While retailers have long been told that America’s Millennials will provide an enormous stream of free spending in the decades ahead, a new study from WSL Strategic Retail points to major shifts in Gen Y’s shopping savvy. It makes sense that they would be more cash-strapped than older generations, of course, with many in the 18-to-34 age group saying they don’t have enough scratch to cover the basics; 24% are in financial turmoil. There are other, more subtle differences, including a growing reluctance to ask for financial help from their families, too. Wendy Liebmann, CEO of WSL, tells Marketing Daily what’s happening with Gen Y’s spending habits.
Q: Does it surprise you to find Gen Y doing so much poor-mouthing?
A: Well, it wasn’t so surprising that we’d hear concerns about money from this younger generation; certainly, we’ve been hearing it for some time. What’s interesting is the magnitude of this. In this survey, which included upwards of 1,900 adults, they were basically recognizing that the aspirations they’ve had, the way they thought about the economic promise in life, have really been changed. And that was true for a significant number of them. The thoughtfulness of their responses was striking to us. For brands and retailers, that means the youth market is not the golden ticket to the future, as it has so often been described. That idea has to be rethought.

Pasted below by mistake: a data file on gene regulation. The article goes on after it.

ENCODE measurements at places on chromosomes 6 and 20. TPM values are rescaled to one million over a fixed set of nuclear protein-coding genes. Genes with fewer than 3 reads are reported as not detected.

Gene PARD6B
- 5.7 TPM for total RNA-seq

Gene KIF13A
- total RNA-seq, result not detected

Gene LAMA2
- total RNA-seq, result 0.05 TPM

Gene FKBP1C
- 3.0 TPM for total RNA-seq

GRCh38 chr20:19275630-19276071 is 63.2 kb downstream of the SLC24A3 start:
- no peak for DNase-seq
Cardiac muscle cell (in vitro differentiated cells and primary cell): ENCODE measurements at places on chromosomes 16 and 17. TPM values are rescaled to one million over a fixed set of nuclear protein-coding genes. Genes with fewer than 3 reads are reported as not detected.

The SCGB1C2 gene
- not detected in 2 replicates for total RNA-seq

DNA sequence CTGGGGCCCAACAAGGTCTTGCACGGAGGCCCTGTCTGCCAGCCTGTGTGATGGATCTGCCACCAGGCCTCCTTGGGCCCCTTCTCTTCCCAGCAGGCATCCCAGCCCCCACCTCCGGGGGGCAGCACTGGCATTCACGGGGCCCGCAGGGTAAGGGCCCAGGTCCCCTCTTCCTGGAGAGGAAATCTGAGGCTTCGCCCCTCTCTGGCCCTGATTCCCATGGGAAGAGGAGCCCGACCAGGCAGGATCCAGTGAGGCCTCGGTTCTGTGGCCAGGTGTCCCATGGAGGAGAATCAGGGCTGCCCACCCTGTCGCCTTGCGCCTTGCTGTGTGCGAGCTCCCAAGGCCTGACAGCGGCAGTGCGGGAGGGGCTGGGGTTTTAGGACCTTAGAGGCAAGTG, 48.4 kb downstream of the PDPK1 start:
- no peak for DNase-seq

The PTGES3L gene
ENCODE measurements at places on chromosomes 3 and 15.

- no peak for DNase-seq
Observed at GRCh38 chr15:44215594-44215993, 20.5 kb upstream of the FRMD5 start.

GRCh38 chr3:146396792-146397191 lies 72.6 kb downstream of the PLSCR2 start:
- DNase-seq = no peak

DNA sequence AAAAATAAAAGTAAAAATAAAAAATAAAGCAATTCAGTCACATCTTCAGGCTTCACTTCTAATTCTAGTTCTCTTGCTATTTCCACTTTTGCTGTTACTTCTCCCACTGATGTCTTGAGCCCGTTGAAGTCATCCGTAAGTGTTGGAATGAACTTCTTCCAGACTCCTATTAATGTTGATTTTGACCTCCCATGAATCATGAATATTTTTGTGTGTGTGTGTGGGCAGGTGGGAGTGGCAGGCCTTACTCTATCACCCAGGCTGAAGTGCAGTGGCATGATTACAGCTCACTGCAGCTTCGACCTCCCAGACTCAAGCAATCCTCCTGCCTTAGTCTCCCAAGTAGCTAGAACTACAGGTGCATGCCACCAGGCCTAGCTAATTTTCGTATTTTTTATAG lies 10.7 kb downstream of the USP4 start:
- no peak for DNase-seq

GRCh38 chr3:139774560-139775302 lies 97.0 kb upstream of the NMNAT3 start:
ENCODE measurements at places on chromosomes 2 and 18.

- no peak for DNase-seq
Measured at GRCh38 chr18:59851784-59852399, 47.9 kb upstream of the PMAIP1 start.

Q: Gen Y is often described as “adultalescent.” Does this concern about cash mean they are growing up?
A: What we’re beginning to see is that this group is settling in, and saying that this economic situation isn’t going to go away anytime soon. Their parents can’t talk them, walk them, or spend them out of the problem, because the parents are also struggling, and Gen Y knows it. It’s a reality check, and they’re saying: 'This is what my life is going to look like.’ It may seem like an extreme comparison, but in the same way the Great Depression shaped people’s views about money, this generation has really undergone a big change.
Q: What should brands and stores do differently?
A: Change the way they communicate. The idea that aspirational shopping is still, 'Here’s an expensive handbag, I’ll just charge it or ask my parents to pay for it’ just doesn’t fit. Shoppers of all ages, including this one, are pausing before making any purchase, with 66% saying 'Is this going to be money well spent?’ before they make a purchase. Even among households with $150,000 or more, 47% are using that kind of cautious pause. Overall, shoppers are much more circumspect. For example, 75% of women now say it’s important to get the lowest price on everything they buy, up 12 percentage points from 2008, and 22 percentage points from 2004.
Q: What else surprised you about this data?
A: That so many people earning $150,000 think of themselves as struggling. About 30% of Americansin the $100-150,000 household income bracket claim they can only afford the basics. They don’t feel affluent; they now see themselves as middle-income. Given that the median income is something like $46,000, that’s saying something. Brands and retailers can’t ignore this.